Baku, April 2 – Slightly more than half of Russians in almost all social, economic and political groups view the rising tide of Western criticism of the state of democracy and human rights in Russia as interference in their internal affairs, a pattern that undercuts many Western assumptions about the nature of political development there.
From 1991 to the beginning of Vladimir Putin’s second term, Russians generally divided in their reaction to Western criticism of their country in the ways many in the West expected, with older, poorer, and more communist groups angry and younger, richer, and more liberal ones more acceptant.
But the results of a poll conducted by the Levada Center earlier this year show that with only two small exceptions – supporters of Vladimir Zhirinovsky’s Liberal Democratic Party (LDPR) being somewhat more angry and backers of Yabloko and SPS more acceptant – Russians have a common and negative view of Western criticism.
For the 1600 person sample as a whole, 16 percent said they agree with the idea that Western criticism of the state of democracy and human rights is “definitely” a form of interference in their country’s internal affairs, with another 25 percent saying they were more inclined to agree with that than not.
On the other side of the divide, 21 percent of the entire sample said they were more inclined not to see it as interference than the reverse, but only six percent said such criticism was “definitely not” interference in Russia’s internal affairs. Another 22 percent of the sample said that they found it difficult to give an answer.
In short, just over half -- some 51 percent -- are inclined to view Western criticism of their country as a form of interference in Russia’s internal affairs, while slightly more than a quarter -- 27 percent – saying that they disagree with that proposition (www.levada.ru/press/2008040101.html).
Given both Russian history and the way in which the Russian media under Putin have presented such Western criticism as unacceptable, this overall pattern is not surprising, but the Levada Center’s finding that virtually all social, economic and political groups share the same pattern of attitudes is.
Russian men were slightly more likely than women to view Western criticism as interference, 57 to 27 as compared to 47 to 28 respectively. But there was little difference among age groups, and the oldest cohort in fact was slightly less inclined to view Western criticism as interference than younger ones.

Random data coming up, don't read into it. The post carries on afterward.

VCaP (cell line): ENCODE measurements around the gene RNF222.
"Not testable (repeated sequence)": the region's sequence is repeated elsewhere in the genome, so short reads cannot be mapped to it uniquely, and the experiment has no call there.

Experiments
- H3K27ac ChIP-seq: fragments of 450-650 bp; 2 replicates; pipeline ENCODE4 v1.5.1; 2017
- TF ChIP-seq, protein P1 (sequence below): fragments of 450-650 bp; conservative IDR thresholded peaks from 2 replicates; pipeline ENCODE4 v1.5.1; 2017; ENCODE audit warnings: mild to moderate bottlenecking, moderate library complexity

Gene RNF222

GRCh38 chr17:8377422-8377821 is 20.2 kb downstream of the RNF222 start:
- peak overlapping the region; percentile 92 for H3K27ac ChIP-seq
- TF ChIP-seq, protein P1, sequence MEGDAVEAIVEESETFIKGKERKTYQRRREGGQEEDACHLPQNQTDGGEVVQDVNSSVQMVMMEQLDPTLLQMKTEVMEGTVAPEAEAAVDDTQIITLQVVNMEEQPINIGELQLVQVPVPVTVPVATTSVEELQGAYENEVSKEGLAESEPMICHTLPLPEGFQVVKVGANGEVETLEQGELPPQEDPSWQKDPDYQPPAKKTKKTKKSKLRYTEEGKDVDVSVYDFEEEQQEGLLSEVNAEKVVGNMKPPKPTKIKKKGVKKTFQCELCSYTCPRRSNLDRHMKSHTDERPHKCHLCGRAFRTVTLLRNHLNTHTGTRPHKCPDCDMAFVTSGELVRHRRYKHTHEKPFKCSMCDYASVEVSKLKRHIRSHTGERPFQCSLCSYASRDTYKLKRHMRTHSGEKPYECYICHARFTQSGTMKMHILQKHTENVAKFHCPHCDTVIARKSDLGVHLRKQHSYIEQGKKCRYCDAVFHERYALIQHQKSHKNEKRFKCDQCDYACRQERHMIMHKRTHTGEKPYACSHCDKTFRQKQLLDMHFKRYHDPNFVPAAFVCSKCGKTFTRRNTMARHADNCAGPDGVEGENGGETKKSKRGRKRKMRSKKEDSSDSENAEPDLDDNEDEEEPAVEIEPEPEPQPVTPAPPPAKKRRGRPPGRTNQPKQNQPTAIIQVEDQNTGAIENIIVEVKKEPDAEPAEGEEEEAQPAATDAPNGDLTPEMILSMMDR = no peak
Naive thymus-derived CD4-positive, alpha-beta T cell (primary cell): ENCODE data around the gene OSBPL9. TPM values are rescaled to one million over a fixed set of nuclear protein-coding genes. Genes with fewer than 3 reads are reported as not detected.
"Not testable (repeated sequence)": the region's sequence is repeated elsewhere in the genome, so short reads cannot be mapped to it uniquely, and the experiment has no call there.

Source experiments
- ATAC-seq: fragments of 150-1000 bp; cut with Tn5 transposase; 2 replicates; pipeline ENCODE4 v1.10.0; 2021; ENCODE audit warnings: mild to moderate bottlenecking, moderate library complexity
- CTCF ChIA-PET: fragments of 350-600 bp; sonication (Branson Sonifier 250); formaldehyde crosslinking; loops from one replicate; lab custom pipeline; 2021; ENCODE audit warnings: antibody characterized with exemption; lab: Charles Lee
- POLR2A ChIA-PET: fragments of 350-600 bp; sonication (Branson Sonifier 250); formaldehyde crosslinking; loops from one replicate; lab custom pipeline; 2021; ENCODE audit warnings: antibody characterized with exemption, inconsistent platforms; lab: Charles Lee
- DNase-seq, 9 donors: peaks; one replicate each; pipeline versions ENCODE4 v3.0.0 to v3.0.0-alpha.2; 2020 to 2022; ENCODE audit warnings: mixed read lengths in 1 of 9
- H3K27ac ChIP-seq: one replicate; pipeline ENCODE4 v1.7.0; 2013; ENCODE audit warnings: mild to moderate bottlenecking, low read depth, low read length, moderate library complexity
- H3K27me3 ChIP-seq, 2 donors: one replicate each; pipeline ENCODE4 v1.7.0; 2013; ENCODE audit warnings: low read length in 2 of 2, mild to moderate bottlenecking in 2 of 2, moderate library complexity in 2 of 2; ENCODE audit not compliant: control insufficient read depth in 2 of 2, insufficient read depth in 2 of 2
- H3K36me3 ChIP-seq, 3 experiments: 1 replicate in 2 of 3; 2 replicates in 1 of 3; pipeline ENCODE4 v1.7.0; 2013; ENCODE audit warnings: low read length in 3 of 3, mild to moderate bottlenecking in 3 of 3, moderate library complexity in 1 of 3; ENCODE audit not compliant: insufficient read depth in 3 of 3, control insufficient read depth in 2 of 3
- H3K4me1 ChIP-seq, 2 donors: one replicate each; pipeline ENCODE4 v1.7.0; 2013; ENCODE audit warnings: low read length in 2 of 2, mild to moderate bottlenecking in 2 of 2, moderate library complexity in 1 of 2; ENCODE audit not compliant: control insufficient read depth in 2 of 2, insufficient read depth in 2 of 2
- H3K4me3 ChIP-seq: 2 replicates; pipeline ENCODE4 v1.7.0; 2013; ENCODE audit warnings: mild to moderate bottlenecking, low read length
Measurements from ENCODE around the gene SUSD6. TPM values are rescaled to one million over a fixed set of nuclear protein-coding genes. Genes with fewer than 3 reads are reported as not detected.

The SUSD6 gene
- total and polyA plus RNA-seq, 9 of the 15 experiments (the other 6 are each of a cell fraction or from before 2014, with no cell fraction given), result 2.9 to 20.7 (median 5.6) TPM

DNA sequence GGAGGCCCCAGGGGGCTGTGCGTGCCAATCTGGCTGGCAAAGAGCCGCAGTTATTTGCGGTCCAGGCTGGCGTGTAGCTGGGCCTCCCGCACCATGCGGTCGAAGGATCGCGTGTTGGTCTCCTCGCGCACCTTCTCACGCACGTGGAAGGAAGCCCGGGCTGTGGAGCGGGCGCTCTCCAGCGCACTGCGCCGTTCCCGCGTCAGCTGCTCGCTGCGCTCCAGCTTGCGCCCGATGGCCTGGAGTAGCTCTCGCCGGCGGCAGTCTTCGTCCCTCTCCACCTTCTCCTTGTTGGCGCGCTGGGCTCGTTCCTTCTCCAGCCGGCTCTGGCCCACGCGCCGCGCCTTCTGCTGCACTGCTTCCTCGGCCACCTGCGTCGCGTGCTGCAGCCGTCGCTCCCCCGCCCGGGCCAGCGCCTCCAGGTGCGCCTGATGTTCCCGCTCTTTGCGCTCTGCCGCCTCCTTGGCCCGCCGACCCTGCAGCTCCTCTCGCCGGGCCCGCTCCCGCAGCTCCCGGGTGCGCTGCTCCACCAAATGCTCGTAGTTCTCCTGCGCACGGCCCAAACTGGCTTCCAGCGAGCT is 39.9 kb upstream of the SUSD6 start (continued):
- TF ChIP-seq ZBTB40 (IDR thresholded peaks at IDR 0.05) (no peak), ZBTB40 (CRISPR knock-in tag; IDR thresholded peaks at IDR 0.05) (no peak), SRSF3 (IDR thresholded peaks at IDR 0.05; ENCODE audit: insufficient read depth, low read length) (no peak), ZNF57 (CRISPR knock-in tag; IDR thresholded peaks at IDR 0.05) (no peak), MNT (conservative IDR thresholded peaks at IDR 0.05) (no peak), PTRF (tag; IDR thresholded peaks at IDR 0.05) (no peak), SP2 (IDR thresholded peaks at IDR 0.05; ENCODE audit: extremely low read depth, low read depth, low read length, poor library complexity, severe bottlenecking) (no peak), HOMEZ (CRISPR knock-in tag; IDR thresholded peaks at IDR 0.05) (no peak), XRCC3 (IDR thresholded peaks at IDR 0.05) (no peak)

The same near unanimity in views was also found among groups at all levels of education, income, and residence. The only notable divergence involved residents of Moscow who were slightly less inclined to view Western criticism as interference than those living elsewhere.
Only when it came to political divisions was there much difference and only between voters for United Russia, Just Russia, and the Communist Party of the Russian Federation (CPRF) who were close to the overall figures, on the one hand, and those who backed SPS plus Yabloko and the LDPR, which diverged significantly, on the other.
The first three were within a percent or two of the overall figures, but those who backed SPS plus Yabloko were less inclined to view Western criticism as interference, 34 saying they were inclined and 38 percent saying they were not, while LDPR voters were slightly more inclined to view such criticism as interference, 60 to 27.
This pattern of agreement is so broad that the cleavages Western governments had hoped to exploit in order to generate support for democracy and human rights simply no longer exist. And that in turn means that the Russian government likely can count on support simply by condemning any Western criticism.
Such a situation sets the stage for an increasingly prickly, nationalist, and assertive Russian polity, one whose leaders will likely seek to manage less by meeting the needs of their people and the rights they should have than by denouncing the West for its criticism of Moscow’s shortcomings on both grounds.